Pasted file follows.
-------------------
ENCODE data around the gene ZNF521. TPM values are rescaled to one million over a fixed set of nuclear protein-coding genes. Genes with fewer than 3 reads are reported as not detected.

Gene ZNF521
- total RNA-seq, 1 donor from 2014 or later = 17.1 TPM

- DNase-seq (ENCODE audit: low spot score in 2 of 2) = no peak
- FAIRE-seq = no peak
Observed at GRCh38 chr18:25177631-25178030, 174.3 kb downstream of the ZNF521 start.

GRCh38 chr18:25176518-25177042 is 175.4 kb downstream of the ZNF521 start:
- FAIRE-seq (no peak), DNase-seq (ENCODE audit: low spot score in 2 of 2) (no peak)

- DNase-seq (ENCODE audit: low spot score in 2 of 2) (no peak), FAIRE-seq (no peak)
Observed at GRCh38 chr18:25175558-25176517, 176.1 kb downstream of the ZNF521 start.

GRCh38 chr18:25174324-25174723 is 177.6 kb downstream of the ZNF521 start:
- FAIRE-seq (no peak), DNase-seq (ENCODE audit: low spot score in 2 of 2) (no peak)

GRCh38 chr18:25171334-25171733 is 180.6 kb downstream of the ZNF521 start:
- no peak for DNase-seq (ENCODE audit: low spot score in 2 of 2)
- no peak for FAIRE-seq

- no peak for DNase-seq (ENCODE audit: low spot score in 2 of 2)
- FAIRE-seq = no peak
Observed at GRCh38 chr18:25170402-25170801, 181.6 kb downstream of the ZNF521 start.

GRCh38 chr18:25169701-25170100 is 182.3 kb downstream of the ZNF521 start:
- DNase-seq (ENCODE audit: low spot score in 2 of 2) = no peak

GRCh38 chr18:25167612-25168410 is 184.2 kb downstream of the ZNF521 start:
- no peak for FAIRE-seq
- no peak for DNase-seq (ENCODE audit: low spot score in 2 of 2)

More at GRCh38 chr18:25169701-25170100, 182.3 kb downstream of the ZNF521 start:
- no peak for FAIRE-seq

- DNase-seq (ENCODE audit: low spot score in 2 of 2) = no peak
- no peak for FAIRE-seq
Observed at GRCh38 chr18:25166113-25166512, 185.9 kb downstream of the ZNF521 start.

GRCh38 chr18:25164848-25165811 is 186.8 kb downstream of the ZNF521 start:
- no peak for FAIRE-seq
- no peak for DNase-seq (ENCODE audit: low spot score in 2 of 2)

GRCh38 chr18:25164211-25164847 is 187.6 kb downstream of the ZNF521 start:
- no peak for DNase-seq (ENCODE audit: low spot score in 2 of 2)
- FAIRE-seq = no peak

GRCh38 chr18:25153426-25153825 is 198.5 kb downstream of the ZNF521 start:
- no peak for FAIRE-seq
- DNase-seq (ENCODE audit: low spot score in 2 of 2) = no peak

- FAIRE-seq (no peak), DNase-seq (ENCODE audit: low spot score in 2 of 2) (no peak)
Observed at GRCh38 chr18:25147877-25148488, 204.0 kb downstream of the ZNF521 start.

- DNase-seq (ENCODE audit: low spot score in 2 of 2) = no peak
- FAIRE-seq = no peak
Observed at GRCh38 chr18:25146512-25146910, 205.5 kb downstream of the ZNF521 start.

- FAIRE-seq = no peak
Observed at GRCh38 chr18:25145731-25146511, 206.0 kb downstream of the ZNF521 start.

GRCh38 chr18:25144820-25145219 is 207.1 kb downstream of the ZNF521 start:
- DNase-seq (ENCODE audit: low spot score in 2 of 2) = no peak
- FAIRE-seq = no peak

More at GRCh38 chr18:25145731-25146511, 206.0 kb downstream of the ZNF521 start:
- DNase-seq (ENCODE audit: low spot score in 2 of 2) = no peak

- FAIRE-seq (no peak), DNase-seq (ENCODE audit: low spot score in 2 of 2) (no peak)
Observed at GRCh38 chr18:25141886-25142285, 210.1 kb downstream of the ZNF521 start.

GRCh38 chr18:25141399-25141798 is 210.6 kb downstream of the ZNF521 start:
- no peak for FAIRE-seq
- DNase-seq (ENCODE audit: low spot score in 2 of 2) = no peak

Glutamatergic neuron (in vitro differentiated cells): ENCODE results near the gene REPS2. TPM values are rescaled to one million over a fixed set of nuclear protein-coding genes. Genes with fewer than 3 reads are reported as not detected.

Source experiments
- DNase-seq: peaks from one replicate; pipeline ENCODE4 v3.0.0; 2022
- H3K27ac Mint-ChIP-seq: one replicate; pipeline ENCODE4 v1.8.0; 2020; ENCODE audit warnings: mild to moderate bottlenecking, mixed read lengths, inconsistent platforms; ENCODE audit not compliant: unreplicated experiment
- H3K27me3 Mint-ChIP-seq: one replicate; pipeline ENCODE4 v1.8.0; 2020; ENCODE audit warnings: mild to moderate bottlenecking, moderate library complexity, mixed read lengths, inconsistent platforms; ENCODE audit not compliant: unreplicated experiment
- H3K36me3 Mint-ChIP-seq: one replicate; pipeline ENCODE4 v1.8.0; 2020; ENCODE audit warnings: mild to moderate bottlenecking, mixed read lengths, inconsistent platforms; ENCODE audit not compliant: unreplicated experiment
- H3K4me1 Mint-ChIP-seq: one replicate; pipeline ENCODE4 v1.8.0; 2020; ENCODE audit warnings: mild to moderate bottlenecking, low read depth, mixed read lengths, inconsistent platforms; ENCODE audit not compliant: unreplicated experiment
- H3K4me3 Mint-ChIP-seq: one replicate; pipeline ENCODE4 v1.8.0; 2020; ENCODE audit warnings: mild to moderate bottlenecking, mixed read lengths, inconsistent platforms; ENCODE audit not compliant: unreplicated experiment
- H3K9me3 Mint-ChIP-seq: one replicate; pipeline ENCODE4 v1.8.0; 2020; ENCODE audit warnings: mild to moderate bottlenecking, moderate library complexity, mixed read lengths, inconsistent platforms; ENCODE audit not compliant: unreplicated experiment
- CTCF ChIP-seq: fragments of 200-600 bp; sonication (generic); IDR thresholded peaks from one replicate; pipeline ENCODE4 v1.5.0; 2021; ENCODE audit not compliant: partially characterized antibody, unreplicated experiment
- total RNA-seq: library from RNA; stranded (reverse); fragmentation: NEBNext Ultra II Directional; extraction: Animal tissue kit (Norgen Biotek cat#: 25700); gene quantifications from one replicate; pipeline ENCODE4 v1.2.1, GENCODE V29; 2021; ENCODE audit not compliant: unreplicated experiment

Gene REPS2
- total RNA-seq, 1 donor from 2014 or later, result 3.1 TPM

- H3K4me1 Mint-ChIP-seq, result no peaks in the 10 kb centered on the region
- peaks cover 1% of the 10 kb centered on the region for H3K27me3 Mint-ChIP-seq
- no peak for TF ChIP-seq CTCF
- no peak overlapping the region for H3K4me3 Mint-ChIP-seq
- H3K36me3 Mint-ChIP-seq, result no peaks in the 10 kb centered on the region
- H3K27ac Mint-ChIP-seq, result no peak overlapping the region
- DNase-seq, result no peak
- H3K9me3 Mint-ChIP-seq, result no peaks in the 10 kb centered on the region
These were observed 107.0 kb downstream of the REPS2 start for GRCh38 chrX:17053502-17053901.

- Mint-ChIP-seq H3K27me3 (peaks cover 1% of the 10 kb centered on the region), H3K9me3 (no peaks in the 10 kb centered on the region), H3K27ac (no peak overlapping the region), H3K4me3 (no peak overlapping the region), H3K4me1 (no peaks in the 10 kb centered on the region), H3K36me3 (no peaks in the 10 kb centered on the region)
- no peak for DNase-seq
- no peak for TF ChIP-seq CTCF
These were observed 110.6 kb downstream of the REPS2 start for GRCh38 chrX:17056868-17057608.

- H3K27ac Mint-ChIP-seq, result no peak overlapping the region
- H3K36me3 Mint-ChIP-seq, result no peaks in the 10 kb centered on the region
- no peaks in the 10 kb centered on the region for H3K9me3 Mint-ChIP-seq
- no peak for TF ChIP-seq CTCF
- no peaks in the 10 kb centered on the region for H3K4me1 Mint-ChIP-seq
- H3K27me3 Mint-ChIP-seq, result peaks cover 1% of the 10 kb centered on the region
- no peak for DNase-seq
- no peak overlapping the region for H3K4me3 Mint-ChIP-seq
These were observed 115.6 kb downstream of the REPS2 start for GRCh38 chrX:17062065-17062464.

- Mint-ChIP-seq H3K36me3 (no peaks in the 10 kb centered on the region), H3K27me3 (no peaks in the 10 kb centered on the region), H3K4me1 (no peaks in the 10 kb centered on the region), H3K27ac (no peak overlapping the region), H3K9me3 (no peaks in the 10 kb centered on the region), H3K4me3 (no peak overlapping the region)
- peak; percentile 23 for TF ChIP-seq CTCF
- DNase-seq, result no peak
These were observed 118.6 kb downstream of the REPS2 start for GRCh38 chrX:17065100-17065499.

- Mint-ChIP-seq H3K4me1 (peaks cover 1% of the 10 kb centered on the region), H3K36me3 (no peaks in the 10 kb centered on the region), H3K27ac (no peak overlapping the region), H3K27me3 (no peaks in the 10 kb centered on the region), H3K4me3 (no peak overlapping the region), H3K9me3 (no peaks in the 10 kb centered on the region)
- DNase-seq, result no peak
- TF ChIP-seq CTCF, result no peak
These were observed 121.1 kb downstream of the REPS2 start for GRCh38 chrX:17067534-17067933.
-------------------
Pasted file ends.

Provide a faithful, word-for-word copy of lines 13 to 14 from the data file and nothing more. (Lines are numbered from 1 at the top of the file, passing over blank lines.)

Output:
GRCh38 chr18:25171334-25171733 is 180.6 kb downstream of the ZNF521 start:
- no peak for DNase-seq (ENCODE audit: low spot score in 2 of 2)